Let This Alpina B11 Make You Green With Envy
Photography by Andrey Smazhilo
If we’re lucky, every day will yield us with inspiration. We can find it in music, in books, through our travels, our family, meditation, a simple walk down to the store on the corner—it can come from any number of vectors. It just so happens that I—and presumably you—find cars to be one of the most invigorating stimuli. They are the reason I went on a rather last-minute trip through the Caucasus mountains to hunt down some modern classics, like the E60 AMG featured on the site last week.
I love traveling on my own, but it’s often better to set off into the world with friends by your side, and these journeys become even more memorable if you have someone friendly to meet you at your destination; go to the people, see the places in the process, not the other way around.
So as soon as I bought the tickets I contacted my friend Nodar, who has a developed a tendency to spend more and more time in his home city of Tbilisi, Georgia. The weather is almost always sunny there, and climate is much more pleasant compared to what we get in Moscow, especially during the winter months of the year, so I understand his reluctance to leave. Some of you might remember a few of Nodar’s BMWs featured here in the past, like his E28 Alpina replica and 2002 track car, both of which were built by the SportKB workshop in Moscow. He had also found a couple of very interesting project cars for himself in Tbilisi, but that’s a story for another time.
If someone were to ask me to describe Georgia, I would use just three words: people, food, and cars. Everyone that I’ve met in the country is supremely friendly and hospitable. For instance, some gentleman, who’d simply sold us fresh pomegranate juice, went on to invite me and my friends to accompany him for a glass or two of homemade cognac. The perfect topper to the bountiful and delicious meal we were coming from. You aren’t reading this to find authentic Georgian recipes though, so let’s get into the cars. The love for classic German metal in Georgia truly has no end, and Nodar is far from an exception to that rule. He was ready to meet me early in the morning on my last day in Tbilisi for a drive up into the mountains above the city, where we were to meet a group of his similarly-obsessed friends who’d driven their prized possessions to our informal “German car show.”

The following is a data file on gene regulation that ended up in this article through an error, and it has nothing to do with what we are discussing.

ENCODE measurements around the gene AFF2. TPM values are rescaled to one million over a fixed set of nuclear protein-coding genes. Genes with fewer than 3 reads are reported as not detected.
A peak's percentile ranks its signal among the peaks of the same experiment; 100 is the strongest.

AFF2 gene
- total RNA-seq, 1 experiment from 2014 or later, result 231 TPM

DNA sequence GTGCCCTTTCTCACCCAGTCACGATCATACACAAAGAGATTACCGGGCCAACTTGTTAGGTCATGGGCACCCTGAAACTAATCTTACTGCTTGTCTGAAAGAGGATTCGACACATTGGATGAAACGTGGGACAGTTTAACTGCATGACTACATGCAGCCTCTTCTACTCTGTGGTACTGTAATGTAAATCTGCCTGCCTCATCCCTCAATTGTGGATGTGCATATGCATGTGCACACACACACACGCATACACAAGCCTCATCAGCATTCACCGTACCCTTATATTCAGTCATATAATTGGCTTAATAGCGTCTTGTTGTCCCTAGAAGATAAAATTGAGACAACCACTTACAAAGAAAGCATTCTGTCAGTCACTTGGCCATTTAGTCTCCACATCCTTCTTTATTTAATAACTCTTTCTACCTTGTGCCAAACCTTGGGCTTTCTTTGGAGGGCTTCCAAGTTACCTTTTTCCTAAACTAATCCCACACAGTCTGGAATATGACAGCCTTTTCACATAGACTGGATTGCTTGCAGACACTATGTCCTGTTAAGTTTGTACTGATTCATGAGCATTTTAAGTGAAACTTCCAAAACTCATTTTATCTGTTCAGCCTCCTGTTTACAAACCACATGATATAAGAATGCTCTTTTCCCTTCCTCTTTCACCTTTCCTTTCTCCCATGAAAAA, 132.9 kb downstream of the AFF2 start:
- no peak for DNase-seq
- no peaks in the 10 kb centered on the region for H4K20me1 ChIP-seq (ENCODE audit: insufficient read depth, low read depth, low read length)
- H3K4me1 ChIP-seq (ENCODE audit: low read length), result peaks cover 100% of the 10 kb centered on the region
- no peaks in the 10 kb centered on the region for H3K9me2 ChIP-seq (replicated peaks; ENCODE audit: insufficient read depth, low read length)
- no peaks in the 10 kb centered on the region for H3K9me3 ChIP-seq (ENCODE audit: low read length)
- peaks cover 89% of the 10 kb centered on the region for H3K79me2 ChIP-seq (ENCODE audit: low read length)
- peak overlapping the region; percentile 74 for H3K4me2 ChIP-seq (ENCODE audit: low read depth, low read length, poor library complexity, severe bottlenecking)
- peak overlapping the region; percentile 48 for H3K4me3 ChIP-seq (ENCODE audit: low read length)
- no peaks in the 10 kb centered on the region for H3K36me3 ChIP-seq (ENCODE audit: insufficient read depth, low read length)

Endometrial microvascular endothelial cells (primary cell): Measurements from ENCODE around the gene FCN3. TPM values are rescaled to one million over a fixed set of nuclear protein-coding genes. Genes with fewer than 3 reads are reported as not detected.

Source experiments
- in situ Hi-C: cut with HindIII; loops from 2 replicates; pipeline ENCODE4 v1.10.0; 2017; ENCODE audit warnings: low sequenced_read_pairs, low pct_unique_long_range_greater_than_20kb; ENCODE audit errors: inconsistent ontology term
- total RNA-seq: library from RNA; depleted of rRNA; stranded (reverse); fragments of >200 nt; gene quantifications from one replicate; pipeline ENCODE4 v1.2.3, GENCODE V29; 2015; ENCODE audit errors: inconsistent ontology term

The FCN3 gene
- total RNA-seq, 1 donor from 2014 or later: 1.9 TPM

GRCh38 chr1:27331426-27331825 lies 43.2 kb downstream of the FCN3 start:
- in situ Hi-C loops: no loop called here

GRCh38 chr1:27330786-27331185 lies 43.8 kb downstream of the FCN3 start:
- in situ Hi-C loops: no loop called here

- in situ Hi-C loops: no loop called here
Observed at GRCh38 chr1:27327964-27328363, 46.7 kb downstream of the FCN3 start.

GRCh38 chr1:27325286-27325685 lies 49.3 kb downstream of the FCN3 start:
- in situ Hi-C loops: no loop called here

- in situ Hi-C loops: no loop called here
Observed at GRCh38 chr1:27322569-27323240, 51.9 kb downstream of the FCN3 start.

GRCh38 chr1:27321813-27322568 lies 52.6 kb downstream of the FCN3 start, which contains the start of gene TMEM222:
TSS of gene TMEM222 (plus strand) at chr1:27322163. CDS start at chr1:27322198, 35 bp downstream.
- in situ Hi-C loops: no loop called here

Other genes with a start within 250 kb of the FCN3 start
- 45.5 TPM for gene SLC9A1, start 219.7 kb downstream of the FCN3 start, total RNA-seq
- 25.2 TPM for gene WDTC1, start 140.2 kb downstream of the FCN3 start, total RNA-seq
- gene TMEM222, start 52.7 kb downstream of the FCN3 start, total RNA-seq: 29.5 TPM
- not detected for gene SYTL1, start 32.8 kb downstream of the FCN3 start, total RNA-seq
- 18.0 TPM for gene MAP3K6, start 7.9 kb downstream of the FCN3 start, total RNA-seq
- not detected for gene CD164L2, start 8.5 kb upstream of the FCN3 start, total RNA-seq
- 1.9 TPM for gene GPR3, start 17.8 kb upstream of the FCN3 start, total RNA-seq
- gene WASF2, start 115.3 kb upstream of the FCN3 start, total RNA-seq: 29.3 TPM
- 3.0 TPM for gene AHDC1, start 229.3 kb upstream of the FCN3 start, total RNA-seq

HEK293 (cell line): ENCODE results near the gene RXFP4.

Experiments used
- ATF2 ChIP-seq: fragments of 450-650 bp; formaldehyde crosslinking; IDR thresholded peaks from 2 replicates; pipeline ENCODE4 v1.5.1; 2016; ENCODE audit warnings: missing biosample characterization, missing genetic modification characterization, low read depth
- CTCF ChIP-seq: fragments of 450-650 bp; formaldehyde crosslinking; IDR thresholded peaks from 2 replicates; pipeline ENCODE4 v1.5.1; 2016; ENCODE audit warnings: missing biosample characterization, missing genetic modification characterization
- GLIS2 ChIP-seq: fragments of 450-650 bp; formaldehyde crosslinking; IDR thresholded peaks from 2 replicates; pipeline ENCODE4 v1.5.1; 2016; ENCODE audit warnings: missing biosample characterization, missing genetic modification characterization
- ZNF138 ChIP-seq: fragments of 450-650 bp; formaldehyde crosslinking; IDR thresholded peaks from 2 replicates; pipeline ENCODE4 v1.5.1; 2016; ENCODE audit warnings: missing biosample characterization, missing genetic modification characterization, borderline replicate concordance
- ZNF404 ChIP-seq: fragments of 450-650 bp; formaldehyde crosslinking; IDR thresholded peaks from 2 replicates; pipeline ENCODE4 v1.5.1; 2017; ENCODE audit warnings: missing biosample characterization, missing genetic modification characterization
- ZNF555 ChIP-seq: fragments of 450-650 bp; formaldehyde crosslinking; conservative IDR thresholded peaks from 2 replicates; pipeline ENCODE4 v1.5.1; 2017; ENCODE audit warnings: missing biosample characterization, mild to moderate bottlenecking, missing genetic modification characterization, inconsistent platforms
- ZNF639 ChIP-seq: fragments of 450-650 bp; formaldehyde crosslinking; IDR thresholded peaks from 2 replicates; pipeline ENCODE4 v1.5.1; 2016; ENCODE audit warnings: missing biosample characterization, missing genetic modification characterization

This is how I met Merabi, a friend of Nodar’s, who arrived in the gorgeous 1990 Alpina B11 3.5 pictured here. At first blush, he didn’t seem like a person who would go on talking about his cars for hours on end, but hey, first impressions are often wrong! He tells me that this stately green beauty arrived to Tbilisi from Japan, a country that has lately become like an Aladdin’s Cave for those who seek Germany’s modern classics.
Merabi has been an enthusiast for his whole life, but only recently did he begin to collect cars for himself. In his case, the it started with a BMW Z3 M Coupe that someone imported to Georgia but never purchased. Later he would sell it on to a friend of his, but the snowball was in motion. Ten years have passed since he sold the M Coupe, and a lot has come and gone in the time in between. Throughout all of it, though, this Alpina is still one of his favorites among such cars as a turbocharged E23 BMW 745i, an R129 Mercedes-Benz SL60 AMG, two E24 BMW 6-Series, among others. “In my opinion, E32-generation cars are more brutal than other 7-Series, they are a little bit different, and they might seem strange at first sight but they are special, and Alpina even more so,” Merabi says. “If you tried to compare a regular 7-Series with this B11, it would be a battle of buttons against the cufflinks. The deepness of the Alpina Grün color, the masculinity of the golden stripes, the deep Alpina air dam up front, and that massive E32 rear end are what makes this car so special to me.”
No matter the angle, the classic upright stature and the sharp lines of the car seem to simultaneously shrink and enlarge its presence—the car is decidedly large, but the dimensions and the relationship between the elements are tight and packaged without any wasted space. The traditional BMW Hofmeister kink and all the little details added by the Alpina designers and engineers make this one of my favorite big Bimmers, of any era. Was it the fastest car of its time? No, there were faster luxury sedans made even before its time, but this car still has 260 naturally-aspirated horses under its bonnet that are ready to pick a fight on the Autobahn. Then again, you don’t really buy cars like this in contemporary times for their pace. It’s about the elegance, the look, the confident presence struck by a car that looks as special on the road today as it did 28 years ago rolling out of the workshop in Buchloe.